Few understand this equation more personally than the veterans who have seen first-hand the harmful effects of oil dependency. They are raising their voices through organizations such as Operation Free, a veterans group fighting for climate change legislation and green jobs. Main State Rep. and Operation Free Campaign Coordinator Alex Cornell du Houx says he began thinking about the need for clean energy while deployed with the Marines in Fallujah in 2006. He and other veterans recently toured 22 states telling their stories and highlighting the importance of green energy as a national security issue. In December, Operation Free members joined representatives of 170 countries at the international climate conference in Copenhagen.
Veterans have another reason to take the initiative in developing the green economy: They have suffered disproportionately during the current recession. The jobless rate for Iraq and Afghanistan veterans aged 20–24 reached 15 percent in February, compared with a 13.8 percent jobless rate for non-veterans in the same age group. After finding that their military training has fewer applications in the civilian job search than they had expected, many veterans end up reenlisting. As a result, they often experience the strain of additional combat tours.
Veterans Green Jobs, a part of the Operation Free coalition, trains veterans in home weatherization and helps place them in energy-efficiency jobs in Colorado. One of its programs, called Home Energy Audit Training (HEAT), offers veterans a monthly stipend while they conduct training in the field. “Not only does it get veterans employed,” says Cornell du Houx, “but it gives them skills and training for a job that can’t be exported.”
Participating in the green economy provides veterans with more than a job, however. “All veterans come home with some form of PTSD,” says Cornell du Houx. As they cope with the psychological scars of war and struggle to readapt to civilian life, these jobs also provide a source of healing and a new sense of mission.
Throughout the country, community college programs in alternative energy have been flooded with recently unemployed workers and those simply seeking valuable new skills. In Michigan, which suffers the nation’s highest unemployment rate (12 percent), the transition to a green economy promises to revive communities that have been devastated by job losses in the auto industry. Michigan’s Green Jobs Initiative is one of the programs made possible by the $500 million in federal stimulus funds allocated for green workforce development. The funding allows workers to receive up to $10,000 to enroll in the new training programs.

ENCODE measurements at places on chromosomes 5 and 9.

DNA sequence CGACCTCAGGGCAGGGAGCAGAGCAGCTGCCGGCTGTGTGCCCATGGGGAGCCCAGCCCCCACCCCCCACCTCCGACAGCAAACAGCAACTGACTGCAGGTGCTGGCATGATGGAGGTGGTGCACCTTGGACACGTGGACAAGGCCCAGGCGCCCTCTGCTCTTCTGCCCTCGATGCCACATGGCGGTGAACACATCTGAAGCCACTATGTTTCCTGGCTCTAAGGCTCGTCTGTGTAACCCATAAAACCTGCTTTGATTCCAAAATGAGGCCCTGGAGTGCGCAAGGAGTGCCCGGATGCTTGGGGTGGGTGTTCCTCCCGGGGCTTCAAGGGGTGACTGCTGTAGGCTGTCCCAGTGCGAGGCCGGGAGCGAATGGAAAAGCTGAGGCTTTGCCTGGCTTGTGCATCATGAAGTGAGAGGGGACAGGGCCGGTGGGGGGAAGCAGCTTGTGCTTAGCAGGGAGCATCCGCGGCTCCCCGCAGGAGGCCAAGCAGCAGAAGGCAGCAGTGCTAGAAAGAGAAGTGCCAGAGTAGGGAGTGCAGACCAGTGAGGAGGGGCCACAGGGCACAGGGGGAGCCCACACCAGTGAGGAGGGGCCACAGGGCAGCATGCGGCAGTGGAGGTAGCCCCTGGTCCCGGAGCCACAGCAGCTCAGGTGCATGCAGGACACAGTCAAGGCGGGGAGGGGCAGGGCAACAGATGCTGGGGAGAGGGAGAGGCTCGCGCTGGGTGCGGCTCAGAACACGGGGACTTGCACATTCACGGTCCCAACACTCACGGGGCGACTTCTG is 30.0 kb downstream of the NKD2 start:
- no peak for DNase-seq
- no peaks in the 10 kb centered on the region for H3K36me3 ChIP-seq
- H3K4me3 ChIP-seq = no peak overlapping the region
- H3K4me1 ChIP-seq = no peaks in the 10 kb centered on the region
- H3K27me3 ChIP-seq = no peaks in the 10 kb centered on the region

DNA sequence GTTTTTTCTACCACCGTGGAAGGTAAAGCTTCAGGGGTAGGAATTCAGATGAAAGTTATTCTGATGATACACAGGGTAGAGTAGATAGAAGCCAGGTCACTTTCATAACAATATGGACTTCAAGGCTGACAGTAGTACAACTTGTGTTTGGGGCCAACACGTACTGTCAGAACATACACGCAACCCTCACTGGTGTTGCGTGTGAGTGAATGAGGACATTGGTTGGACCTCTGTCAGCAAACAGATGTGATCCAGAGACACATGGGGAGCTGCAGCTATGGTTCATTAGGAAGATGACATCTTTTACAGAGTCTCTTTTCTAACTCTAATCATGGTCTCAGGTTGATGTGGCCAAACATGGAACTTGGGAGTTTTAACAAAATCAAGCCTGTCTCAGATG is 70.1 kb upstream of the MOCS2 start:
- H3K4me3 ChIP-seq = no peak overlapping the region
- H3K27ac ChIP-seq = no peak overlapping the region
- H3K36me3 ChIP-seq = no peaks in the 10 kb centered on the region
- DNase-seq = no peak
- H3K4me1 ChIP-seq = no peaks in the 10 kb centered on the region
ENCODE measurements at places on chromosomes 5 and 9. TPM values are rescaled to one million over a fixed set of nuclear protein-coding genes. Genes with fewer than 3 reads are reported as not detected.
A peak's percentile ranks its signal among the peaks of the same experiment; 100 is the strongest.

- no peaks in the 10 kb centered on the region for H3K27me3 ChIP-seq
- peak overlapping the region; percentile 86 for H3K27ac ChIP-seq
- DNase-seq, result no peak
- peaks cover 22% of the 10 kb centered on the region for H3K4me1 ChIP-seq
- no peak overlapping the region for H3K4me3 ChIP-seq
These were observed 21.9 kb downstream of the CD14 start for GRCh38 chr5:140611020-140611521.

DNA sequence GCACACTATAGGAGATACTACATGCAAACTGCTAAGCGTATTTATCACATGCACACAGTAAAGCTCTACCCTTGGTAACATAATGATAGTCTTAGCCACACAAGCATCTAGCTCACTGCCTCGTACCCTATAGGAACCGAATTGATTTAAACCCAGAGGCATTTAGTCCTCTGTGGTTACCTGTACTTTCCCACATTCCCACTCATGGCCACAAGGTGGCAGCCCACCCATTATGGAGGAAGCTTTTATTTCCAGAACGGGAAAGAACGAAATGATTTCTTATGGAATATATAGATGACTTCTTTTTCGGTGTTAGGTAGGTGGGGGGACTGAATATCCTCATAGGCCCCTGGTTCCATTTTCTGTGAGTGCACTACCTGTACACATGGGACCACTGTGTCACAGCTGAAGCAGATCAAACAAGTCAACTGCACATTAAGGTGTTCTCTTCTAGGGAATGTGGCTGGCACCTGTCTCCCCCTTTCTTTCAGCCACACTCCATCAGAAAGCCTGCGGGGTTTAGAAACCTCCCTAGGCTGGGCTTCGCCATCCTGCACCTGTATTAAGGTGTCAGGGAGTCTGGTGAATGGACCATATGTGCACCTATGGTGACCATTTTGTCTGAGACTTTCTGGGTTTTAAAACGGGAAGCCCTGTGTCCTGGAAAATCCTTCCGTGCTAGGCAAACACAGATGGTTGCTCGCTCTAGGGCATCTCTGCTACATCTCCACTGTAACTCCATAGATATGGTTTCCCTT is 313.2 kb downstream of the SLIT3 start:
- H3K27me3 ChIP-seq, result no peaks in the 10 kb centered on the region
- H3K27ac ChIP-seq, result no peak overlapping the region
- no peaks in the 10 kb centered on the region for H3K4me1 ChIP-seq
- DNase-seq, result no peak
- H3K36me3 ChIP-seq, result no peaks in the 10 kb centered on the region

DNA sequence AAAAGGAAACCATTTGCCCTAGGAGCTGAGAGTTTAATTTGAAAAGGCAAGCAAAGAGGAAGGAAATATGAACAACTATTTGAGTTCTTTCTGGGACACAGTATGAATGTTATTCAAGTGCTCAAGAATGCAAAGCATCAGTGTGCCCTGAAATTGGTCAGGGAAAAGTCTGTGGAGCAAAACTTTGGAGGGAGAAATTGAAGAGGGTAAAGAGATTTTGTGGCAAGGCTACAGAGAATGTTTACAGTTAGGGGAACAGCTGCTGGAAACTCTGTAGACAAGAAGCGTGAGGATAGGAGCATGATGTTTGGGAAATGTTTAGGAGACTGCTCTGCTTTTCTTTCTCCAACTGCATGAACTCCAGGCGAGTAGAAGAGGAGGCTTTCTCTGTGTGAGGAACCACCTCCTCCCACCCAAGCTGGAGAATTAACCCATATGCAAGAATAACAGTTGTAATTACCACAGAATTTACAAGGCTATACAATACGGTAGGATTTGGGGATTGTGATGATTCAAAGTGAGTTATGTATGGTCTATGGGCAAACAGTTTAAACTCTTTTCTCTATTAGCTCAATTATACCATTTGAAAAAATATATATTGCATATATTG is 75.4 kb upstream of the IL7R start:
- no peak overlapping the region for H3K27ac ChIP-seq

The alternative energy degree program at Lansing Community College, one of the first of its kind, has seen enrollment grow from 42 students in 2005 to 252 in 2008. Starting in the fall, the college will be offering new certificates in solar, geothermal, wind turbines, and energy efficiency. The college has also partnered with the National Alternative Fuels Training Consortium (NAFTC) to develop an alternative energy curriculum for other colleges and universities nationwide.
At the same time, there’s a return to the apprenticeship model of learning by doing and a growing acknowledgement that valuable education happens outside the classroom.
In Bellingham, Wash., which National Public Radio’s Marketplace recently declared “the epicenter of a new economic model,” the Opportunity Council’s Building Performance Center is teaming up with Bellingham Technical College to provide green workforce development. “We feel like this training has to take place on the job and in the field,” says the center’s director John Davies. “The training has to include hands-on learning along with the learning that takes place in the classroom.”
The center is one of 26 agencies participating in a state-run project that sends trainers to teach home audits and energy retrofits in communities across Washington, including those that are not served by established training programs. Led by experienced peer technicians, these sessions are customized to meet the specific needs of Washington agencies that provide low-income weatherization services.
Sound Alliance, in Pierce County, Wash., matches women, people of color, youth, and members of other traditionally disadvantaged groups with openings in green-collar apprenticeship programs. Like other Industrial Areas Foundation organizations, the alliance empowers people to create change and become grassroots leaders. One leader, Steve Gelb, emphasizes the need to train workers in deep retrofitting, which involves not only simple weatherization, but replacing furnaces and water heaters. “We do that for two reasons; it saves more energy, and it also creates higher-skilled jobs.”
The need for green workforce development has produced unprecedented collaboration among labor and environmental organizations, government agencies, schools, and businesses. Steve Gelb says that this collaboration has turned the historical divide between labor and environmental concerns on its head. “We call it the ‘triple bottom line,’” he says. “We’re reducing carbon, creating jobs, and saving money for people in the homes we’re retrofitting.”